Transcribing the journals of Michael Muir is not proving to be an easy task. The eloquent penmanship of the day and the faded pages make the process of deciphering the pages a long and complex one.
Lorne and Lynne Frizzell, residents of Calgary, were in Sooke recently to get a first hand look at the fifth journal which has been tucked away in a fireproof place at the Sooke Region Museum. It was a white glove affair as the ancient pages and leather bound book were examined. Elida Peers scanned and made copies of the pages for the Frizzells to transcribe. They had already transcribed two of the Muir journals.
“They have the experience, integrity and research skills which led me to believe they would do the job,” said Peers. “It is challenging to decipher what the words say.”
“It was written by Michael in a rainstorm on wet paper with a pencil while on horseback,” is the way Lorne described the time-worn pages.
The journals (from 1865 to 1872) are basically about business dealings but they do provide a look at commerce and trade back in the late 1880s. Woodside Farm was thriving then and is thought to still be the oldest working farm in the province. Woodside also contained the first sawmill in the province.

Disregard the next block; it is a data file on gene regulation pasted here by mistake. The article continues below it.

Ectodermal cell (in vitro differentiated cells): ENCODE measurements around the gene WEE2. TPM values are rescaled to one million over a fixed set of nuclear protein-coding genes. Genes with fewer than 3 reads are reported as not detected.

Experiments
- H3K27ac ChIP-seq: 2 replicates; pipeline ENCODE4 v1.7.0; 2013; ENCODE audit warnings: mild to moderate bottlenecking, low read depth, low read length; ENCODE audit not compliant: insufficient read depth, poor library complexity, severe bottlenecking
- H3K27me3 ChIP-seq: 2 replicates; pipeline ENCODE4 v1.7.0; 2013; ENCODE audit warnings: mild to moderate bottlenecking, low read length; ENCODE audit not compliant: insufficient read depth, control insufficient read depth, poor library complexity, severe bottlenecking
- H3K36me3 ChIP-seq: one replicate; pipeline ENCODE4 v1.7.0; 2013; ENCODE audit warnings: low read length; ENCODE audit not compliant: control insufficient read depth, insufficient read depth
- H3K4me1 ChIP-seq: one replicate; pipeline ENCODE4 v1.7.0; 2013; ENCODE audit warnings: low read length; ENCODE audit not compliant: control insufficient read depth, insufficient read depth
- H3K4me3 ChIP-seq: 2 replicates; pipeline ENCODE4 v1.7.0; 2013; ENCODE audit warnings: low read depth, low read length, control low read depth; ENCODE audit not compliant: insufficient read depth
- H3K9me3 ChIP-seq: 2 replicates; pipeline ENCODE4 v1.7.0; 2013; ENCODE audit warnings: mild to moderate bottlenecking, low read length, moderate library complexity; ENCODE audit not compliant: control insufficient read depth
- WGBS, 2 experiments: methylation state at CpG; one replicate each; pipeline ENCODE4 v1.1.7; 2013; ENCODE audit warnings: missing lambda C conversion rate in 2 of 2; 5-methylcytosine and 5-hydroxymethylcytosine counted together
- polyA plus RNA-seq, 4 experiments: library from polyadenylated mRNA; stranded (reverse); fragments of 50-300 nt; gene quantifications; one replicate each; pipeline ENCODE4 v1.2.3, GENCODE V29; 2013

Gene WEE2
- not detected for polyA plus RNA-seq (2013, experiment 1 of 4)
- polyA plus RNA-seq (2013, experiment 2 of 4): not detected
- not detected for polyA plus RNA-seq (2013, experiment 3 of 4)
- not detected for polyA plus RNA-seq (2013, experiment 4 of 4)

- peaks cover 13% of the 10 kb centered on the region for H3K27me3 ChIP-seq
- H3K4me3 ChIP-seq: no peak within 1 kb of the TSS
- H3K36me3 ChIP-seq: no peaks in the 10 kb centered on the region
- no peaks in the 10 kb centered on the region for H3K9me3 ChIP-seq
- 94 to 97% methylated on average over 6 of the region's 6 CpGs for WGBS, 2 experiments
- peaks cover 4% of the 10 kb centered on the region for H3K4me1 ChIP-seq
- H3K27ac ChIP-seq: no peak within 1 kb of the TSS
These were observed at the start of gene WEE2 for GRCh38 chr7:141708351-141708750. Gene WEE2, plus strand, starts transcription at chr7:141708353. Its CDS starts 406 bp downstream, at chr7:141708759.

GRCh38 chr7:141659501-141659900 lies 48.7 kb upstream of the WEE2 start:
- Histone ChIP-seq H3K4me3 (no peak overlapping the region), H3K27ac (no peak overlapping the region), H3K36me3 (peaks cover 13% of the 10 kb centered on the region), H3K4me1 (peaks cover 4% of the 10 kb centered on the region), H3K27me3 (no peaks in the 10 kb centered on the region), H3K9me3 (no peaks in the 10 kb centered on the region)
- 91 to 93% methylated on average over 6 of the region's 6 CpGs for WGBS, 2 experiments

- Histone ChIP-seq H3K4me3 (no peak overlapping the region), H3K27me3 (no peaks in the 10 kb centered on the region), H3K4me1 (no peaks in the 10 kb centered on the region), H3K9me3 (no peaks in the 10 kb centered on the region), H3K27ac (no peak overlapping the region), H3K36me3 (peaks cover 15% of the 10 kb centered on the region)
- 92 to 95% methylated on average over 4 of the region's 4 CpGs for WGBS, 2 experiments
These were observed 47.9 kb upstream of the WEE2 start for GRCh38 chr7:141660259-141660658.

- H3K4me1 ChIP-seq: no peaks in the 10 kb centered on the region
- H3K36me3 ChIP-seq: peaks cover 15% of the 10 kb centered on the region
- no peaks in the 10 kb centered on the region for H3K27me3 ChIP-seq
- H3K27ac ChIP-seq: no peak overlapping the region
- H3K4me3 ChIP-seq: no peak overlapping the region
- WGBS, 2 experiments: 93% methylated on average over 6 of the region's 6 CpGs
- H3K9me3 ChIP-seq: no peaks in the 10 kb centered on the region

“It (journal) is extremely important in B.C.’s history, almost unrivaled in significance,” said Peers.
When asked why a couple from Calgary would be interested in historical journals from Sooke, Lynne said she is a distant relative of the Muir family. They had previously been to Sooke and as they were driving past Woodside, she laughed and said, “wouldn’t it be hilarious if I was related to John Muir?” It’s a convoluted tie, but a tie none-the-less. As a person interested in geneology Lynne, was able to trace the Muir family to the 1600s in Scotland.
The Frizzells have made four trips out to Sooke this year alone and are so intrigued by the area and its history that they may soon reside here permanently.